A word of real caution: While this trail is not challenging, the shoreline it leads to is raw, rough, and unfenced. The mantra along the Oregon coast is, “Never turn your back on the ocean!” and for good reason: So-called “sneaker waves” can unexpectedly sweep over oceanfront rocks, and a look into Cook’s Chasm or the Devil’s Churn suggests how horrifying—and potentially lethal—falling into the Pacific here would be. Watch the swells (and your footing), monitor the tide, and stick to the bluff-top during storms. And if you’re on a family trip, make sure the kids—who are going to love this outing—stay close! A word of real caution: While this trail is not challenging, the shoreline it leads to is raw, rough, and unfenced. The mantra along the Oregon coast is, “Never turn your back on the ocean!” and for good reason: So-called “sneaker waves” can unexpectedly sweep over oceanfront rocks, and a look into Cook’s Chasm or the Devil’s Churn suggests how horrifying—and potentially lethal—falling into the Pacific here would be. Watch the swells (and your footing), monitor the tide, and stick to the bluff-top during storms. And if you’re on a family trip, make sure the kids—who are going to love this outing—stay close! The Cape Perpetua Visitor Center has a breathtaking view of the ocean from inside, and from the wheel-chair accessible deck. It’s open seven days a week and the staff is available to answer questions and help you plan your trip. (541.547.3289)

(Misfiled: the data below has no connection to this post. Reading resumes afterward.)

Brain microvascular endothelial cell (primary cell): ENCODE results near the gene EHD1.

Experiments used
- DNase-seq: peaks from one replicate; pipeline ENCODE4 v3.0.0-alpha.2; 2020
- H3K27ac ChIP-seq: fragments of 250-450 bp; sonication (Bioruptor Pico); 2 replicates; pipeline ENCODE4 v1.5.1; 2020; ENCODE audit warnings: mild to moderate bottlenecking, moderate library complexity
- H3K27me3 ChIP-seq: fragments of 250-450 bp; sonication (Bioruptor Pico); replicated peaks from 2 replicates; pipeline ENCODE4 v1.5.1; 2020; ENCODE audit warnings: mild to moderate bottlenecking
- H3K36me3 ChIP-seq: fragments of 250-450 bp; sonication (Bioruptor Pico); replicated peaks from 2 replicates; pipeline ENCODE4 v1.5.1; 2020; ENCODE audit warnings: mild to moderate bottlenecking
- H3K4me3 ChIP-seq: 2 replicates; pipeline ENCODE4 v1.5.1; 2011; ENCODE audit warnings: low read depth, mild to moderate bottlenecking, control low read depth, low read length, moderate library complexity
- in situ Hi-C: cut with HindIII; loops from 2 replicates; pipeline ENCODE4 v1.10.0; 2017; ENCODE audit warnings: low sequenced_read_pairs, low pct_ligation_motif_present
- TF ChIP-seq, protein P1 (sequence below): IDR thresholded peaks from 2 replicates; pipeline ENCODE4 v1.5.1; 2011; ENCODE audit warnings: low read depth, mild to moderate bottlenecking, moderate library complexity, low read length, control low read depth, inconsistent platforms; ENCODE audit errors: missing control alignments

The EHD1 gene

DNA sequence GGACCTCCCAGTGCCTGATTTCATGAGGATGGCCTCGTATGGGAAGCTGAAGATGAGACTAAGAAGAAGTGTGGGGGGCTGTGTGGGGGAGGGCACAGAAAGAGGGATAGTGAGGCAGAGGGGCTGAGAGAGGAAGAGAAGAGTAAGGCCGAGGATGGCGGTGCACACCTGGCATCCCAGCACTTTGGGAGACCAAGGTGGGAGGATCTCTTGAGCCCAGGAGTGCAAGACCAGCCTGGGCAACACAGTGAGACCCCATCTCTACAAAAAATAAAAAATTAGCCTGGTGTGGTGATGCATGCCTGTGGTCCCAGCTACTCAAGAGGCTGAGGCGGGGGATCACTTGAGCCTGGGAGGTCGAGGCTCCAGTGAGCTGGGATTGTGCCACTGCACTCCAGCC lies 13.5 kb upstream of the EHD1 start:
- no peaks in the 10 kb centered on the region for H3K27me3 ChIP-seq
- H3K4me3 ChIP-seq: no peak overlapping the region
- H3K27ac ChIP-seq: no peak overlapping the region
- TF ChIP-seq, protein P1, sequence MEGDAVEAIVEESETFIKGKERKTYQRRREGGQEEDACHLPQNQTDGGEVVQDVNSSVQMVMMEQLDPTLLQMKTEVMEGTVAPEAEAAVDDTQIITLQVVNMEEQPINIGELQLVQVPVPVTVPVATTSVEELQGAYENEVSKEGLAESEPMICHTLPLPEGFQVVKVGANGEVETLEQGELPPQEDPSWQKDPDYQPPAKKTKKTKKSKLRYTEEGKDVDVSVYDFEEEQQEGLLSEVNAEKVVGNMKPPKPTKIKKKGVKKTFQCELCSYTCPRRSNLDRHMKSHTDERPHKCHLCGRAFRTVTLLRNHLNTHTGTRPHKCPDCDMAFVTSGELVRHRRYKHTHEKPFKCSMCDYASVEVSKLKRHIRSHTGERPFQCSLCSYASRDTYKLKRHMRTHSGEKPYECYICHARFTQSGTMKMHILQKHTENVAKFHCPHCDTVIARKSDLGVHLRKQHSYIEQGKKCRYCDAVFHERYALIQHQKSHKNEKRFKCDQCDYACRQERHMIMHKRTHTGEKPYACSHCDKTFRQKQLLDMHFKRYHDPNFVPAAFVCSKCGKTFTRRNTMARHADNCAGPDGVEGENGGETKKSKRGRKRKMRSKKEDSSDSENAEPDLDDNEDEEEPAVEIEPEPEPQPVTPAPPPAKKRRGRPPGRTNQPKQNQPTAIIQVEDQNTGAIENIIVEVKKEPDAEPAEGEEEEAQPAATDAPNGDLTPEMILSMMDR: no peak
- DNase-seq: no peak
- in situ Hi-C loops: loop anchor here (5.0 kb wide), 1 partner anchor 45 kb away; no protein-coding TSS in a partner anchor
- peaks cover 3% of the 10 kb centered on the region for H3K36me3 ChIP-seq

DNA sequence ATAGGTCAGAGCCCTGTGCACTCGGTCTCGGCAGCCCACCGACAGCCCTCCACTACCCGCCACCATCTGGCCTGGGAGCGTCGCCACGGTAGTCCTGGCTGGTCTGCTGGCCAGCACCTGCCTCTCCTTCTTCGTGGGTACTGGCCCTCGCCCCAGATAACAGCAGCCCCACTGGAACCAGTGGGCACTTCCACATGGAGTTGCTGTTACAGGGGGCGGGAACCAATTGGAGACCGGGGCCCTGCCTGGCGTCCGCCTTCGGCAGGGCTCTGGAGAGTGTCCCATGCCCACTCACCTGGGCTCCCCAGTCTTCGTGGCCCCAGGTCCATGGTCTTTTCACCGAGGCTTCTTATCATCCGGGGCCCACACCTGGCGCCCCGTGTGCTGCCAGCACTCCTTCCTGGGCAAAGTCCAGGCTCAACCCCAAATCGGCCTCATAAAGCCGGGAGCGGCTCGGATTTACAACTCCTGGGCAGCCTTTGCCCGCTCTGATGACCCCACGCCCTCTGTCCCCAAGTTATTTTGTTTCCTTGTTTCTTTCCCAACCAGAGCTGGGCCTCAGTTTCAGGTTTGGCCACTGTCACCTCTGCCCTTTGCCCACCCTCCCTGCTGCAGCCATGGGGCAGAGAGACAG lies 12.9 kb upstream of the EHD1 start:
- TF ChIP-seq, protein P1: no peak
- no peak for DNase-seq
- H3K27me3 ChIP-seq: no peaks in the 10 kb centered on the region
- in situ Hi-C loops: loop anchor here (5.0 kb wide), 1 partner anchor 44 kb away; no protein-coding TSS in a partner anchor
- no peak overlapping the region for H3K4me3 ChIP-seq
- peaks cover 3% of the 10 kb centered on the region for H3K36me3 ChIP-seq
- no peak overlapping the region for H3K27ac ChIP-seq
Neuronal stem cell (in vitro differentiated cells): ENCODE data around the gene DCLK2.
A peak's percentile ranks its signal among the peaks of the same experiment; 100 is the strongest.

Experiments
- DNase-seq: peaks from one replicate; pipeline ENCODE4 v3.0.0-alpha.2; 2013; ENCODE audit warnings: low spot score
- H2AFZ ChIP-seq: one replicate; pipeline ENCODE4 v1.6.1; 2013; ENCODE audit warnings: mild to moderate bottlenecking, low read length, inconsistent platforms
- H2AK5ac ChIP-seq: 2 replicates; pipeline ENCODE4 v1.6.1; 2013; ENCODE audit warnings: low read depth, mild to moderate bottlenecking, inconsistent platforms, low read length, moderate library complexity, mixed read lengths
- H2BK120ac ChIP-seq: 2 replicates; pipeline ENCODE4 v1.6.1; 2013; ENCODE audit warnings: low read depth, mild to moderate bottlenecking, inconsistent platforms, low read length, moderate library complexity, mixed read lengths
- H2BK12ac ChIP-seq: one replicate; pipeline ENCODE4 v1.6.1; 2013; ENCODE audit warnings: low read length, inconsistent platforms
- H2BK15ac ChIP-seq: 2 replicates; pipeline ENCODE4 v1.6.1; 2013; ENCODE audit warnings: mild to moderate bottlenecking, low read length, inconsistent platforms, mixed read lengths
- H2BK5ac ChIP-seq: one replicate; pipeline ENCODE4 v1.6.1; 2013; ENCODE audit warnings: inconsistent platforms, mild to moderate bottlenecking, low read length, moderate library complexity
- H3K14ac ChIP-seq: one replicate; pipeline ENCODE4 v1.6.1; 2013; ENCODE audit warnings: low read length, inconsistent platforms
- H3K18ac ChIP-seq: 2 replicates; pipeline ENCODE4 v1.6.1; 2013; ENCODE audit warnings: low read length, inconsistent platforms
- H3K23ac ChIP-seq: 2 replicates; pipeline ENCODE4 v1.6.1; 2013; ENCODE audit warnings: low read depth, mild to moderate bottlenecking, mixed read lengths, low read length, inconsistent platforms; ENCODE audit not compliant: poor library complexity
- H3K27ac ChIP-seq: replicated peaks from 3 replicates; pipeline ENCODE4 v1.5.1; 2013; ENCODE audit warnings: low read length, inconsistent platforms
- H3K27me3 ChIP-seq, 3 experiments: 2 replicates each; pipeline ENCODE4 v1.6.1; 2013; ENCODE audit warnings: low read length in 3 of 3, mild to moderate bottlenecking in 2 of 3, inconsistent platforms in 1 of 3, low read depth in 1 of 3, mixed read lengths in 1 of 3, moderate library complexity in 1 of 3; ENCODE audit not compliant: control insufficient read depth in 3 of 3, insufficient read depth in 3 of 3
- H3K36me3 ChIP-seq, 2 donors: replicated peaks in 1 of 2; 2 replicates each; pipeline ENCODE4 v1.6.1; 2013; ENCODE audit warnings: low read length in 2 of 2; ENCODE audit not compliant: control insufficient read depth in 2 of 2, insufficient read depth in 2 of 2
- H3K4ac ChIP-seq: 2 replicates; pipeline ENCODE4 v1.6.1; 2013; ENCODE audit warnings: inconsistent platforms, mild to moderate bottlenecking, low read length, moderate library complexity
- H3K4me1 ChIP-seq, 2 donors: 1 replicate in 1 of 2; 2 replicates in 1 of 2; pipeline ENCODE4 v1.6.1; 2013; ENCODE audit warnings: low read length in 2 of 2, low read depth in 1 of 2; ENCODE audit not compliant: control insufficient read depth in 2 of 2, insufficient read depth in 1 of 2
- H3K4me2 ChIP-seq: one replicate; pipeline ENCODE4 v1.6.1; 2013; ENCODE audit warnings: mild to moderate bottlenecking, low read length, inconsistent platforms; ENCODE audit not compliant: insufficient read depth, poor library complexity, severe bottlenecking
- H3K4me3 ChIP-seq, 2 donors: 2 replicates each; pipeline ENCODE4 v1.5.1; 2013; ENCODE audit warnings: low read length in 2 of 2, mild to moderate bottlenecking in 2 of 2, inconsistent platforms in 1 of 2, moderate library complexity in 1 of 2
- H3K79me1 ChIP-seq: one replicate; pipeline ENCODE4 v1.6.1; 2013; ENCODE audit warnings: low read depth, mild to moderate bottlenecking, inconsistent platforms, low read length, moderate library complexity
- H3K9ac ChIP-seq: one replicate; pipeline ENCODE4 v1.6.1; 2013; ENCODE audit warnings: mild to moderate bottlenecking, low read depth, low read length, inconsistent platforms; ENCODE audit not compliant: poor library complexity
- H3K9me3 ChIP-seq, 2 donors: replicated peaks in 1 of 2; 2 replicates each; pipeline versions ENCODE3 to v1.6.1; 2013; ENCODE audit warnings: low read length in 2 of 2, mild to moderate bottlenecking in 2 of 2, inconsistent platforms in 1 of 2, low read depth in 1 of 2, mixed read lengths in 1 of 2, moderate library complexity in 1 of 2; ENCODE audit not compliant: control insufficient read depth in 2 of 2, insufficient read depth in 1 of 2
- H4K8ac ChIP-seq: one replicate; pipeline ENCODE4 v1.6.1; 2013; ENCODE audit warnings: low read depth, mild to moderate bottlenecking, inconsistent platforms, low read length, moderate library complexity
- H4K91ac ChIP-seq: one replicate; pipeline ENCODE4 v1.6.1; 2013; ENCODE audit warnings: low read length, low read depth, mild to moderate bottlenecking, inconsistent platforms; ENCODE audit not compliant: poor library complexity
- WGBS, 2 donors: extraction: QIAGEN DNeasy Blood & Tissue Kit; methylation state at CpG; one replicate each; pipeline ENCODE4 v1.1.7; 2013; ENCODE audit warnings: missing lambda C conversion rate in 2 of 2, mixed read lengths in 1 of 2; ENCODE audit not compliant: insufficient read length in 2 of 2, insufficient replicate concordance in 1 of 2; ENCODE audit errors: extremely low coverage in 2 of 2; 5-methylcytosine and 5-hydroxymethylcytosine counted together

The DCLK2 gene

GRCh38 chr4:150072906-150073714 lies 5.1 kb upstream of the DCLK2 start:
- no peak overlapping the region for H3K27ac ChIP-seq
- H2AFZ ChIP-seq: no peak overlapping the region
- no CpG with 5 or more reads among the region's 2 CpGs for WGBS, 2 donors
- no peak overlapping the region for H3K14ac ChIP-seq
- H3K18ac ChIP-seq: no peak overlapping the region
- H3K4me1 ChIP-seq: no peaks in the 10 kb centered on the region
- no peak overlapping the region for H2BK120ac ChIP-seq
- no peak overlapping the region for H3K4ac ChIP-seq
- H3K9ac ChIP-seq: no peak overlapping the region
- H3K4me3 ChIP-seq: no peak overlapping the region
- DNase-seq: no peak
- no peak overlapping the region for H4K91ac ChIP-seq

Watchman Peak Trail
The Cascade Range is most famous for its chain of volcanic snow peaks, which in Oregon include Mount Hood, Mount Jefferson, the Three Sisters, and Mount McLoughlin. Kin to these handsome cones is Mount Mazama, a gargantuan stratovolcano that once may have towered over them all: In its heyday, it might have been 12,000 feet tall. About 7,700 years ago, however, Mazama erupted to catastrophic effect, and its summit collapsed into an immense caldera. This blasted crown flooded with snowmelt to produce one of America’s great natural landmarks, Crater Lake—among the purest, deepest, and most gorgeous lakes on Earth.